The U.S. economy’s first-quarter growth was less tepid than previously reported, as consumer spending and trade added more to expansion, Commerce Department data showed Thursday.
While the revision was more positive than most analysts anticipated, the report still underlines a relatively weak start to the year, with consumer spending growing at the slowest pace since 2013. Weather and other temporary factors in the period, along with rising wages and salaries, support the idea of a consumer-led rebound in the second quarter. Federal Reserve policy makers raised interest rates earlier this month, seeing the first-quarter slowdown as transitory as the labor market improves further.
The Commerce Department attributed the latest upward revision to spending data for financial services, insurance and health care. Exports of industrial supplies and materials were higher than previously reported, boosting trade’s contribution to expansion in the period.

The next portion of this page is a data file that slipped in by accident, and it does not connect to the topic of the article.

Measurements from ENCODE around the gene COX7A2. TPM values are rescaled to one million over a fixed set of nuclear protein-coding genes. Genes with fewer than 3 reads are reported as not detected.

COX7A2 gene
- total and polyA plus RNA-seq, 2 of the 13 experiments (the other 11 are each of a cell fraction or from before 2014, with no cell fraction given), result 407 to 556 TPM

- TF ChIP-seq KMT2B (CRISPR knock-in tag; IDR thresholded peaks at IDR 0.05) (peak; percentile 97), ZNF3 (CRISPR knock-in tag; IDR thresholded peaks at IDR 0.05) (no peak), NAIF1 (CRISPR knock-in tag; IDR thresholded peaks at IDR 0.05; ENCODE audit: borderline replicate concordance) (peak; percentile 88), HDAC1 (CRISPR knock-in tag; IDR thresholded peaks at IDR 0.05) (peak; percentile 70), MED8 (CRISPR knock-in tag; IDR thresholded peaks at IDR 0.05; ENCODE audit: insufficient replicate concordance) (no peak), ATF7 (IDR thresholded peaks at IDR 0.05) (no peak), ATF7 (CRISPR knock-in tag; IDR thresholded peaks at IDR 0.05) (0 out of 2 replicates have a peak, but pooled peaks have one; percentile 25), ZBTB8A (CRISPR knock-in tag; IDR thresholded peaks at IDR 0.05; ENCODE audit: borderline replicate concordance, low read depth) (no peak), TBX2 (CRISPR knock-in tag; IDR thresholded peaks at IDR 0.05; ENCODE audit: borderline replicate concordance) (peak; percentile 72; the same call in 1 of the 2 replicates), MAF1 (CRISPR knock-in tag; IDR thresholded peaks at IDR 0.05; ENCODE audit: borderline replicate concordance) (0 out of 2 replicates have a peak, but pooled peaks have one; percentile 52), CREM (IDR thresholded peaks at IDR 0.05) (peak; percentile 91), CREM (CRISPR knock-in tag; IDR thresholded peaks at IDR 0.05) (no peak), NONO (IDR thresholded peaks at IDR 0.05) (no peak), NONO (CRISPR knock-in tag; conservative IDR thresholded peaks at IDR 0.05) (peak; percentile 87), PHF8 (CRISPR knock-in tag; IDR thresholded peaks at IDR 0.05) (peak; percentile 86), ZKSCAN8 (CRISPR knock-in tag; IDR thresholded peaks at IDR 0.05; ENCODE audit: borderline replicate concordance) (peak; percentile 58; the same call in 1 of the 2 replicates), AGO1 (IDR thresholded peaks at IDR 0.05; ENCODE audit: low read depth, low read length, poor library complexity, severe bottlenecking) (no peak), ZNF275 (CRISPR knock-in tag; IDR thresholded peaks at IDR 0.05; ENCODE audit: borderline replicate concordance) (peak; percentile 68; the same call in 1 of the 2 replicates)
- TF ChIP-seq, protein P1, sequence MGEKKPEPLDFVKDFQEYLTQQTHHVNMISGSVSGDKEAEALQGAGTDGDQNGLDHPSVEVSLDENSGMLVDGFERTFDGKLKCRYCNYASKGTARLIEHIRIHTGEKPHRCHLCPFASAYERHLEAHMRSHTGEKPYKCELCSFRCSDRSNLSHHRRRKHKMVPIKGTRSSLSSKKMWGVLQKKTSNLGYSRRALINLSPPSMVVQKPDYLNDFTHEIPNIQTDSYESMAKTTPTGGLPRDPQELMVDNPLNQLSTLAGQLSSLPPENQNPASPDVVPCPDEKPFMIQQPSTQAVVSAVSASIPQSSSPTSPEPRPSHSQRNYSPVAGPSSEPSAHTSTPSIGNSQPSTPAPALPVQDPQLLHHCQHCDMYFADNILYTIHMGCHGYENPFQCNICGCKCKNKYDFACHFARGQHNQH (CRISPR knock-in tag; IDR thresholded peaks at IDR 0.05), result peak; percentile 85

Analysts estimate the U.S. economy will grow at a 3 percent rate in the April-to-June period, though the slowdown in equipment orders and shipments reported earlier this week raises the risk that business investment will provide less of a boost than anticipated. Cooling automobile sales and a housing sector limited by a scarcity of affordable homes also remain headwinds for the economy this year.